An Amii Fellow, Chen leads the Multi-Agent Robotic Systems Lab at Simon Fraser University, where he’s an assistant professor at the Department of Computing Science. His lab focuses on principled robotic decision-making and combines traditional analytical methods with modern data-driven techniques. He received his PhD in 2017 from the University of California, Berkeley.
Canada CIFAR AI Chair Rahul G. Krishnan is using AI to provide insight into how diseases behave, not in a single patient, but across entire populations.
Looking at the electronic records of patients, Krishnan develops probabilistic models that examine the progression of a disease over time and how it responds to different treatments. Understanding the manifestation of disease is useful for clinicians to determine whether certain patients should receive more targeted therapies. His approach could significantly decrease health care costs and provide insight into therapeutic treatments for chronic diseases such as cancer and diabetes.
For Krishnan, AI opens up opportunities to examine the bigger picture of a multi-faceted, complex health care system. In particular, Ontario’s single-payer system and diverse population provides ample opportunity to create a concise understanding of disease that will revolutionize future treatments.
“The fact that we have health care data that is representative of a diverse population, and not just of those who can afford health insurance, is critical to understanding the science behind disease and treatment,” Krishnan explains.
Krishnan completed his undergraduate studies at the University of Toronto and his PhD in 2020 at MIT, before working as a senior researcher at Microsoft Research New England. He is returning to Canada to take up his first faculty position with the University of Toronto as an assistant professor of Computer Science and Medicine.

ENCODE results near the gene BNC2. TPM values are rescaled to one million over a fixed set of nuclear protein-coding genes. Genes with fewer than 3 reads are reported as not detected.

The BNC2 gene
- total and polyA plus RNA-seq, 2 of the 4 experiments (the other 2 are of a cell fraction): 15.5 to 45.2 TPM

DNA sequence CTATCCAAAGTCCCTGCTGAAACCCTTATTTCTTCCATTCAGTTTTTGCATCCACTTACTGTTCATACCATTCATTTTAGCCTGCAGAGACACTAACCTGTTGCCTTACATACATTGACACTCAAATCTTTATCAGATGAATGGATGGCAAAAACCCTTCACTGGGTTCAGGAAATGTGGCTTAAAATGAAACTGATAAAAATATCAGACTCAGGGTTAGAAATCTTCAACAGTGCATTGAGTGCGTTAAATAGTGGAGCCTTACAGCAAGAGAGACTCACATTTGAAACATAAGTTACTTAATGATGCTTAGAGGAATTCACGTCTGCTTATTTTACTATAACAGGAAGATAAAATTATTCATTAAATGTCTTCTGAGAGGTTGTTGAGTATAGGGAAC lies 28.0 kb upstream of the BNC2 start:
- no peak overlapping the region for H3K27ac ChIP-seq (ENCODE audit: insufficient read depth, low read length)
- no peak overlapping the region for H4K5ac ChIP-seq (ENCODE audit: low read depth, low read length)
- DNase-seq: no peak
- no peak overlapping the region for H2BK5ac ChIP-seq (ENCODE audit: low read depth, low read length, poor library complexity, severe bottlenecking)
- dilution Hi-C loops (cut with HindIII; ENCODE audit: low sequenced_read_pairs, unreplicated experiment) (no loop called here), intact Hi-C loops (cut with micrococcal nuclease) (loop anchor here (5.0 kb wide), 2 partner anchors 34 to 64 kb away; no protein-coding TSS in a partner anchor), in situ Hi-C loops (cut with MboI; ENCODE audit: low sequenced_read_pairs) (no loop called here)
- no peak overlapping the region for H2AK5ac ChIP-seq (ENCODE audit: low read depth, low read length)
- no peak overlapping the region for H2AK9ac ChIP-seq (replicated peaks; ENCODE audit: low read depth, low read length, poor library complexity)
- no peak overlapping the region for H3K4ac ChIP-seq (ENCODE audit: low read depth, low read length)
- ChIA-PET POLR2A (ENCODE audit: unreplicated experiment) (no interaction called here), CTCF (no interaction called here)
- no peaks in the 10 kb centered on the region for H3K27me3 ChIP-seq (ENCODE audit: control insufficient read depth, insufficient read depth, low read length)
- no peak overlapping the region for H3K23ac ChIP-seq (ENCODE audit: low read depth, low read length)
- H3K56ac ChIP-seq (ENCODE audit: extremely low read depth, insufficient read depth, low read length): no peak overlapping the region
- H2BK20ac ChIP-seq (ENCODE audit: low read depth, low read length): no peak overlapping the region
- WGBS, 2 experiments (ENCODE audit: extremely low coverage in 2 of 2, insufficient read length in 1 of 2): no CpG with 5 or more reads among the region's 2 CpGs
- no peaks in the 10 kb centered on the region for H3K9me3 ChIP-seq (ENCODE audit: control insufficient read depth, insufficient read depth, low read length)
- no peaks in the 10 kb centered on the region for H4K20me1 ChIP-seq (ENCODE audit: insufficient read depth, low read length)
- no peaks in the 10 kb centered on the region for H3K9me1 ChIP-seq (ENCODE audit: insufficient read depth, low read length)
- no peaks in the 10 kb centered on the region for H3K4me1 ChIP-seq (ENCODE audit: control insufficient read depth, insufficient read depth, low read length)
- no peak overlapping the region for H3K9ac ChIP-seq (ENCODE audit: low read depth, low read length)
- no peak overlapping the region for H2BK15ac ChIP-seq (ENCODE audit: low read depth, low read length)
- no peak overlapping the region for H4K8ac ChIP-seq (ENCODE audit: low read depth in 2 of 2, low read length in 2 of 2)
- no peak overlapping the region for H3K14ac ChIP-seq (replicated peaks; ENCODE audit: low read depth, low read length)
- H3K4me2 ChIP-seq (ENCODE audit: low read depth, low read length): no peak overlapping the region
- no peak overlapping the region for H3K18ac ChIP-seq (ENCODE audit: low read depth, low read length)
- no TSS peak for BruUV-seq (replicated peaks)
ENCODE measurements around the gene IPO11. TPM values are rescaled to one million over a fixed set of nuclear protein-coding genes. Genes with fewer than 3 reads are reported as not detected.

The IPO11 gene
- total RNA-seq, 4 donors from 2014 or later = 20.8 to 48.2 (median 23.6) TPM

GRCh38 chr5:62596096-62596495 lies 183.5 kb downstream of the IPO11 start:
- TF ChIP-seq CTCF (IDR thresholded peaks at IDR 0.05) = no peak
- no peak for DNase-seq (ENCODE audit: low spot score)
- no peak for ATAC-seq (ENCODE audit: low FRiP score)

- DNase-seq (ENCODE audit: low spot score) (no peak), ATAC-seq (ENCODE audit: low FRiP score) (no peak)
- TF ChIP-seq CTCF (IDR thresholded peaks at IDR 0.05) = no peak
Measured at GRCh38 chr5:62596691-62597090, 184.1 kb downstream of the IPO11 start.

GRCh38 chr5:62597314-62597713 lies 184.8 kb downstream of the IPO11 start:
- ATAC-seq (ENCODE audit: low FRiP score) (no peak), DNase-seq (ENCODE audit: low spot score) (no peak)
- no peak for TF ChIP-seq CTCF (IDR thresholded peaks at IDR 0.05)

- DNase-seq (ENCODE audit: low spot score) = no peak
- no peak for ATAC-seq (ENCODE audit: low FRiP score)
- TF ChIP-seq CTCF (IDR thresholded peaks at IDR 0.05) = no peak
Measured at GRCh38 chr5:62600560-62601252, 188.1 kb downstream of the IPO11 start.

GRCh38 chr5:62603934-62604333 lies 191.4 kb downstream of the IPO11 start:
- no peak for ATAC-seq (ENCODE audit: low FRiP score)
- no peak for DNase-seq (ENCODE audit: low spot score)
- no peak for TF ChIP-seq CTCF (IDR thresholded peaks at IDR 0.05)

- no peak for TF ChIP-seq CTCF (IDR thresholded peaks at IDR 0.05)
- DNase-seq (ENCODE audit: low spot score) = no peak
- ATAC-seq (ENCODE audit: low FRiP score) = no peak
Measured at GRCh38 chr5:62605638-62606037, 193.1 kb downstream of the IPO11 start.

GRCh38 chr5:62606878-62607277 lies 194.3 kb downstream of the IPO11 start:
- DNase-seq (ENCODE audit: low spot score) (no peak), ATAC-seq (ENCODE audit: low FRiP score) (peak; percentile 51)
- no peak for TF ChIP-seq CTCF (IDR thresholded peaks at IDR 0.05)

David Rolnick is mobilizing researchers to use machine learning in the fight against climate change.
Rolnick is the co-founder of Climate Change AI, an initiative that brings together experts from industry, academia, and policy to use machine learning to help mitigate climate change and adapt to its consequences.
His work examines machine learning applications for electric grid management, climate and weather modeling, and biodiversity monitoring. Rolnick and his collaborators recently published a research paper entitled , which calls on the machine learning community to join the fight, and to collaborate with other disciplines and policymakers for change.
“It’s not a matter of whether or not climate change will happen, but how bad we allow it to become,” he says, explaining that it’s essential for experts and scientists with applicable skills to contribute to what is ultimately a global effort.
In addition to AI for climate change, Rolnick’s research focuses on the mathematical foundations of deep learning and neural networks. Rolnick is a faculty member of Mila and an assistant professor at McGill University’s School of Computer Science. He graduated with a PhD in Applied Math from MIT.
CIFAR is a registered charitable organization supported by the governments of Canada, Alberta and Quebec, as well as foundations, individuals, corporations and Canadian and international partner organizations.